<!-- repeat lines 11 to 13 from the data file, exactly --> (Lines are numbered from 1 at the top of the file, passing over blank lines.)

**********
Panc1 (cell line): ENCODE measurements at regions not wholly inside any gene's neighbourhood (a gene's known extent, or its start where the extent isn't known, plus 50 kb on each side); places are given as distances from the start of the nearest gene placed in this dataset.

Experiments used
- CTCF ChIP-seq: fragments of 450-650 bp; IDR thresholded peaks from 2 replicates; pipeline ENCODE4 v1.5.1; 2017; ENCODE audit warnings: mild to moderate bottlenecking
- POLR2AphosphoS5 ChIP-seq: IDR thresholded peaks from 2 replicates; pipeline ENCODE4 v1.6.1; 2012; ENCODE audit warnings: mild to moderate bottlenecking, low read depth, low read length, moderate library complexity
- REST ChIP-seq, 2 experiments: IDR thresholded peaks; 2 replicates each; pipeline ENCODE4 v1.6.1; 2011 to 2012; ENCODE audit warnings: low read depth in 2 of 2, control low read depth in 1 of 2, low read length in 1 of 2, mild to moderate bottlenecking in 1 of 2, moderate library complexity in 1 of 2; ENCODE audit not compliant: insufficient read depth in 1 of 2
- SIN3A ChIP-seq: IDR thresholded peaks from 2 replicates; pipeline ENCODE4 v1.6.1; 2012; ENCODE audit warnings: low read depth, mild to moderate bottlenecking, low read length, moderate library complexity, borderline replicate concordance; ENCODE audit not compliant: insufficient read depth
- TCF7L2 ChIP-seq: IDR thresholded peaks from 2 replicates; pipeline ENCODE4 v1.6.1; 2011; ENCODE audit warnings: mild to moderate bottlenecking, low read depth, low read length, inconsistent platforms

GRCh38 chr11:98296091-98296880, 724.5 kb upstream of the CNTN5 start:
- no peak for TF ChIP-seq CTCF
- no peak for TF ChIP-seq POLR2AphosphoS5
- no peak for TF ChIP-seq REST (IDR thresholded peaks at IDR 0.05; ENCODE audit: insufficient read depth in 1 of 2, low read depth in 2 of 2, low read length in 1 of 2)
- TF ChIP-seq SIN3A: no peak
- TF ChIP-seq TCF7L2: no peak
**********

- no peak for TF ChIP-seq REST (IDR thresholded peaks at IDR 0.05; ENCODE audit: insufficient read depth in 1 of 2, low read depth in 2 of 2, low read length in 1 of 2)
- TF ChIP-seq SIN3A: no peak
- TF ChIP-seq TCF7L2: no peak